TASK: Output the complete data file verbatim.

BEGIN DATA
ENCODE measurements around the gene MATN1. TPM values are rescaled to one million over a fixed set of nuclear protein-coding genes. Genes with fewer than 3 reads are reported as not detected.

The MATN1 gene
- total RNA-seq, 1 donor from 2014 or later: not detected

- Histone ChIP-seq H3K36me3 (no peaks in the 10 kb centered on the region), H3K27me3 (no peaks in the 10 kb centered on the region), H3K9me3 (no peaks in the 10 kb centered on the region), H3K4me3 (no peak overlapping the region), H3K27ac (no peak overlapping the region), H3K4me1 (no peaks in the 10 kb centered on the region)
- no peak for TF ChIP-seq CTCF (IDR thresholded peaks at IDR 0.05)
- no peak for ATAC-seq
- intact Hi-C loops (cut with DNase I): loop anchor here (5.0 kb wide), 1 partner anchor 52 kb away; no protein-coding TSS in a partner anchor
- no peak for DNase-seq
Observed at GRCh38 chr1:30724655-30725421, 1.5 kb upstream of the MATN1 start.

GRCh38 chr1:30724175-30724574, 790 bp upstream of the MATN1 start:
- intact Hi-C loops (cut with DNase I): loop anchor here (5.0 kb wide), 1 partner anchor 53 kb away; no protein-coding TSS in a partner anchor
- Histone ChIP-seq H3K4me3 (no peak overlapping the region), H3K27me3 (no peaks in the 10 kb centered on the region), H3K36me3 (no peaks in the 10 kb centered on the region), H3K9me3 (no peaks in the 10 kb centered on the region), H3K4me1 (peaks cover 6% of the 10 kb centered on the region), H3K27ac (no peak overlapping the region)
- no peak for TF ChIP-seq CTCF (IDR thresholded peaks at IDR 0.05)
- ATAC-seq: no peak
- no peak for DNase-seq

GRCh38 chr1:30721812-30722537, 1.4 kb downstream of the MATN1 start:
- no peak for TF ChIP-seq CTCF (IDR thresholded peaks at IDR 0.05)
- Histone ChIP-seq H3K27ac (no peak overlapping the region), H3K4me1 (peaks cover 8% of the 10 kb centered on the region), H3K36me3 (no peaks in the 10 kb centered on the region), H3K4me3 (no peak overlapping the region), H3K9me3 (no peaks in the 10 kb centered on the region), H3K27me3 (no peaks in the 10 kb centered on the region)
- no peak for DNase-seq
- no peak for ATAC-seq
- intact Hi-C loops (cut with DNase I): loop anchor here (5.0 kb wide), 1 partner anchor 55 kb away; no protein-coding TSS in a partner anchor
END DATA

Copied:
ENCODE measurements around the gene MATN1. TPM values are rescaled to one million over a fixed set of nuclear protein-coding genes. Genes with fewer than 3 reads are reported as not detected.

The MATN1 gene
- total RNA-seq, 1 donor from 2014 or later: not detected

- Histone ChIP-seq H3K36me3 (no peaks in the 10 kb centered on the region), H3K27me3 (no peaks in the 10 kb centered on the region), H3K9me3 (no peaks in the 10 kb centered on the region), H3K4me3 (no peak overlapping the region), H3K27ac (no peak overlapping the region), H3K4me1 (no peaks in the 10 kb centered on the region)
- no peak for TF ChIP-seq CTCF (IDR thresholded peaks at IDR 0.05)
- no peak for ATAC-seq
- intact Hi-C loops (cut with DNase I): loop anchor here (5.0 kb wide), 1 partner anchor 52 kb away; no protein-coding TSS in a partner anchor
- no peak for DNase-seq
Observed at GRCh38 chr1:30724655-30725421, 1.5 kb upstream of the MATN1 start.

GRCh38 chr1:30724175-30724574, 790 bp upstream of the MATN1 start:
- intact Hi-C loops (cut with DNase I): loop anchor here (5.0 kb wide), 1 partner anchor 53 kb away; no protein-coding TSS in a partner anchor
- Histone ChIP-seq H3K4me3 (no peak overlapping the region), H3K27me3 (no peaks in the 10 kb centered on the region), H3K36me3 (no peaks in the 10 kb centered on the region), H3K9me3 (no peaks in the 10 kb centered on the region), H3K4me1 (peaks cover 6% of the 10 kb centered on the region), H3K27ac (no peak overlapping the region)
- no peak for TF ChIP-seq CTCF (IDR thresholded peaks at IDR 0.05)
- ATAC-seq: no peak
- no peak for DNase-seq

GRCh38 chr1:30721812-30722537, 1.4 kb downstream of the MATN1 start:
- no peak for TF ChIP-seq CTCF (IDR thresholded peaks at IDR 0.05)
- Histone ChIP-seq H3K27ac (no peak overlapping the region), H3K4me1 (peaks cover 8% of the 10 kb centered on the region), H3K36me3 (no peaks in the 10 kb centered on the region), H3K4me3 (no peak overlapping the region), H3K9me3 (no peaks in the 10 kb centered on the region), H3K27me3 (no peaks in the 10 kb centered on the region)
- no peak for DNase-seq
- no peak for ATAC-seq
- intact Hi-C loops (cut with DNase I): loop anchor here (5.0 kb wide), 1 partner anchor 55 kb away; no protein-coding TSS in a partner anchor